To K Street firms, hiring the former employee of a current senator typically brings in $740,000 per year.
The connection itself is cash for these lobbying firms -- especially when the lawmaker is still in office. A new study from the London School of Economics finds that when a U.S. senator leaves the Hill, the lobbyists who used to be his staffers make 24 percent less money for their firms. That amounts to $177,000 less per lobbyist per year.
"Jesus," said retiring Sen. Chris Dodd (D-Conn.). "The next year? I better tell that to my staff," he joked. "Don't go to K Street."
His advice will come too late for the minimum of 20 Dodd staffers who've already spun through the revolving door, according to the Center for Responsive Politics. (Dodd has promised that he himself will not become a lobbyist.) Dodd was central in the 111th Congress to credit card reform, health care legislation and Wall Street reform; his former staffers were some of the most valuable assets in Washington. Next year, they'll be worth much less.
The study, by Jordi Blanes i Vidal, Mirko Draca and Christian Fons-Rosen, also finds that lobbyists who worked in the House make 10 percent less when their former bosses hang it up, and lobbyist ex-staffers are more likely to quit lobbying when their former boss quits.
"That is a pretty striking figure," said Rep. Brad Miller (D-N.C.). "It does almost sound like in the Senate the lobbyists are hired specifically to lobby their old boss. A little less so in the House, but still lobbyists are being hired to lobby people like their boss. So it makes sense the dip would be not quite as severe."
The study puts a hard number on a phenomenon long identified as elemental to the U.S. political system. "Consistent with the notion that lobbyists sell access to powerful elected officials, the drop in revenue increases with the seniority of and committee assignments power held by the Senator immediately prior to leaving office," the report says. "The finding that a large portion of what makes revolving door lobbyists particularly attractive is perishable has the implication that staffers may have relatively short careers. Once a connection to a powerful Senator has been established, a staffer may want to move into lobbying and cash in this unique asset while it is still valuable."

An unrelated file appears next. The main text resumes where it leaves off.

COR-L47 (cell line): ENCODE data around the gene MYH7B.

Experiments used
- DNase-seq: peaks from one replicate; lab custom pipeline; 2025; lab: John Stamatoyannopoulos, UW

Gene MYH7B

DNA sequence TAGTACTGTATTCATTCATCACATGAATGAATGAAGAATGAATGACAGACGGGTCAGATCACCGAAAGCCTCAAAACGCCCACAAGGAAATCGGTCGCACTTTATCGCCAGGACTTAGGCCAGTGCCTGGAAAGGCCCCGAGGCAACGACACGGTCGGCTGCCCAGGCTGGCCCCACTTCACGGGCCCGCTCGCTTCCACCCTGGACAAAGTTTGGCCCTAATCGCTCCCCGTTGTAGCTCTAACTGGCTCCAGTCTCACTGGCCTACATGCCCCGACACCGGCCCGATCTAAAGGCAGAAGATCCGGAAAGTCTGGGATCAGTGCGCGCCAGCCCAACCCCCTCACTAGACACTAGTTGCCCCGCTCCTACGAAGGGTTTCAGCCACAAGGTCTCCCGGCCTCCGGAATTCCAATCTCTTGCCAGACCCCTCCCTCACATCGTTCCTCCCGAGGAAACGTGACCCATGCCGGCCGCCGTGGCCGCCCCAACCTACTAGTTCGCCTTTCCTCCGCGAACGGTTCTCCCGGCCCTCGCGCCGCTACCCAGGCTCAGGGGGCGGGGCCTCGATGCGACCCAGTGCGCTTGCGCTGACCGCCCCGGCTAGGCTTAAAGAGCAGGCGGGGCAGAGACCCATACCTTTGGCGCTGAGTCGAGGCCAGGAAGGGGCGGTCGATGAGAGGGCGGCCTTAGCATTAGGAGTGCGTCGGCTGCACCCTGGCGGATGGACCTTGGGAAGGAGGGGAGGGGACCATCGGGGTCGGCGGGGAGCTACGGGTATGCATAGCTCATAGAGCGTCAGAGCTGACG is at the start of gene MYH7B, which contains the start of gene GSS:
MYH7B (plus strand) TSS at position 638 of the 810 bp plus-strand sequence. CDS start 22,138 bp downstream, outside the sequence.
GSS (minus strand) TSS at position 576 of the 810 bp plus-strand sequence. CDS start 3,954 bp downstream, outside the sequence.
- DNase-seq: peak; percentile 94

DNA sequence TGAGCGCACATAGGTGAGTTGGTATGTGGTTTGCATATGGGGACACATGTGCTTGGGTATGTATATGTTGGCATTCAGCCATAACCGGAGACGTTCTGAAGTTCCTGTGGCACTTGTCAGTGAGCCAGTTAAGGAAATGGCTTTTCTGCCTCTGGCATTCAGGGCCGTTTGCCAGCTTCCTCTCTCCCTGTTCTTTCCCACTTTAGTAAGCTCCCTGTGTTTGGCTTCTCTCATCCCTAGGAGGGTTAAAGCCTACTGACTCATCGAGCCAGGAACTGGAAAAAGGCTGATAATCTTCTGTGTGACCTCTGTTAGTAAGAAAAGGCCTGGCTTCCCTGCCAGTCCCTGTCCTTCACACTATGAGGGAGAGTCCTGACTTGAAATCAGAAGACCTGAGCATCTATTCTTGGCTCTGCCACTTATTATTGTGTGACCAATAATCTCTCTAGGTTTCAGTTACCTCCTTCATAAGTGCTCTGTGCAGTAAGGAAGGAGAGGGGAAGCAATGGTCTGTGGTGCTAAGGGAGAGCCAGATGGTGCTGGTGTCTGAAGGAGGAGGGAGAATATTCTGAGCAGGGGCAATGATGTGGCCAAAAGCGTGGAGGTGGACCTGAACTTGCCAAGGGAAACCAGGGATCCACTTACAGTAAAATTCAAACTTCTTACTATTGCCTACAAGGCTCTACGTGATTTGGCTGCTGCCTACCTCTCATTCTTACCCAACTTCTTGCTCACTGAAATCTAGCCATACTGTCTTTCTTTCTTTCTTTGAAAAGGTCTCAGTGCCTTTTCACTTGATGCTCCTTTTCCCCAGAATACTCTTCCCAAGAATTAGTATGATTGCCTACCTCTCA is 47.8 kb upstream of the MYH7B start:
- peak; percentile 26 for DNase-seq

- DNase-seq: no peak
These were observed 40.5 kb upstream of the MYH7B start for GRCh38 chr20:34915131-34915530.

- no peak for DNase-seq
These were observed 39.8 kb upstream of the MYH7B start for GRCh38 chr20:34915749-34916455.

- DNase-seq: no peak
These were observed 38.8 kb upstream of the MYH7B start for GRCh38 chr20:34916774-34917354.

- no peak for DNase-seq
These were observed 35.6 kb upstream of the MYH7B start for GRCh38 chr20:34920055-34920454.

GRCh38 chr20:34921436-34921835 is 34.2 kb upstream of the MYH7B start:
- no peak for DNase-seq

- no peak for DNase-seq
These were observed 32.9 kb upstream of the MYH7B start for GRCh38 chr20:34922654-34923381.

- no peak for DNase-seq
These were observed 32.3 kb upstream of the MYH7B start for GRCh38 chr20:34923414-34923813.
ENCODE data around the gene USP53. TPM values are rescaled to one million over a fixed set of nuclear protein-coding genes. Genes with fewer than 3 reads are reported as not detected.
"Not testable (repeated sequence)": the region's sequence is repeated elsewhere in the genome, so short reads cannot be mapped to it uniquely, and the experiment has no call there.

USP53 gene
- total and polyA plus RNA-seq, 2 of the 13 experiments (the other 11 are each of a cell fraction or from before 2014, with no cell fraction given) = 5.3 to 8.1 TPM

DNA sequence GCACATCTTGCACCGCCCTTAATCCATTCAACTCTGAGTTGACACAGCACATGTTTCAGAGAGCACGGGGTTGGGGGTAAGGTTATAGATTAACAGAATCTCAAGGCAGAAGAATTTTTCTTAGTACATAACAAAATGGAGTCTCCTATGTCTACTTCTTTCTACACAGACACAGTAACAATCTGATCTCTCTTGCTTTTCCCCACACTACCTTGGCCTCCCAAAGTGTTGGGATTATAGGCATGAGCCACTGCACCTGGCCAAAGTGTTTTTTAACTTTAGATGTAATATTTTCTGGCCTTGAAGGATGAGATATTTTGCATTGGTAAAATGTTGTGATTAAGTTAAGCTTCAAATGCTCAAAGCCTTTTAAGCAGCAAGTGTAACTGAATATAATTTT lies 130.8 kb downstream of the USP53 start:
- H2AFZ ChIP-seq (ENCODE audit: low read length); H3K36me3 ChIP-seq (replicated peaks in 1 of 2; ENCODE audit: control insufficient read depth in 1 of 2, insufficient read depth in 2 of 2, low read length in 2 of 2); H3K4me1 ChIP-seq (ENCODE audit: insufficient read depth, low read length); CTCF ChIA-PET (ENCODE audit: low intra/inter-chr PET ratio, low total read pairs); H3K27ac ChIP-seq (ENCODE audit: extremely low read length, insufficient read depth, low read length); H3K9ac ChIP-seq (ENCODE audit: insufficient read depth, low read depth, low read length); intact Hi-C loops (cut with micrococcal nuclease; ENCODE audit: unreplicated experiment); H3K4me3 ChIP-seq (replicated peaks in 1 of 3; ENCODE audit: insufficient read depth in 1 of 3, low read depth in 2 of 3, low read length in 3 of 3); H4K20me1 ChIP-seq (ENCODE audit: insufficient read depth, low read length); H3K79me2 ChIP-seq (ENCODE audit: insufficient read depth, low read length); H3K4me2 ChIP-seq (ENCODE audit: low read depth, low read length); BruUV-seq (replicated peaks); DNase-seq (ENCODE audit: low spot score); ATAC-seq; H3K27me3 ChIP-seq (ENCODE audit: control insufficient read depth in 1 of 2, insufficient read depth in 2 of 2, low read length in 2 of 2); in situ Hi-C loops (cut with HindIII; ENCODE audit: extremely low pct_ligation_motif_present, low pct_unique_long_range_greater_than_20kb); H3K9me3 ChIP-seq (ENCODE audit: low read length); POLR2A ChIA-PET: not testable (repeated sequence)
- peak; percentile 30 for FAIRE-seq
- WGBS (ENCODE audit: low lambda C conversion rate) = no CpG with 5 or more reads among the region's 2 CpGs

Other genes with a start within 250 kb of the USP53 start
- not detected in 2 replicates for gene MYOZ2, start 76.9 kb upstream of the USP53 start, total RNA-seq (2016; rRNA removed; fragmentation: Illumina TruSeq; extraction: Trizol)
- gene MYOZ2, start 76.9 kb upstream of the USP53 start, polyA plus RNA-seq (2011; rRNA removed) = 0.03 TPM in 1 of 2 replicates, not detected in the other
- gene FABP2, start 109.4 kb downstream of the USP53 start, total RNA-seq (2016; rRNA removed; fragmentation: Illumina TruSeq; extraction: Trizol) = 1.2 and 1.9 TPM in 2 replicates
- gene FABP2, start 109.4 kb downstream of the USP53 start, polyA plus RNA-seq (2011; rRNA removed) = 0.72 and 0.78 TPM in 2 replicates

Ivan Adler, a headhunter with the McCormick Group, has frequently said that "Once your rabbi leaves, your value always goes down." Adler read the report and agreed with the basic premise. But he says there are "Three Ps" -- People, Process, and Policy -- that determine a potential lobbyists' value. A staffer from a "money committee," such as the Senate Banking Committee or the House Energy and Commerce Committee, can make up what he or she might lack in connections by being very knowledgeable about process and policy. "The people part of it is only a part of it," Adler said.
Energy and Commerce chairman Rep. Henry Waxman (D-Calif.), however, said that the report shows that the most valuable thing most lobbyists have to offer is a specific relationship. He said the report's premise rang true -- but he boasted that there aren't too many K Streeters who'd be sad to see him leave the Hill. "It reminds me of how grateful I am that so many of the staff that I've had over the years stayed in public interest work. I can't think of more than one or two that ever went into lobbying," Waxman said. "I know for a fact that some lobbyists are hired because of the relationship with a particular member."
Only one of Waxman's former staffers, according to the CRP, is now doing corporate lobbying. Waxman won his contested primary this year, so the lobbyist is safe for another term.
"What makes those who spin through the revolving door such valuable commodities is not their expertise -- revolving door lobbyists do not usually possess any greater knowledge than others in the field -- but it is their connections," said Craig Holman, a lobbyist for Public Citizen. "They are literally selling their Rolodexes. It makes perfect sense, as the study shows, that when a revolving door lobbyist loses his or her connections in Congress, their value to special interests drops."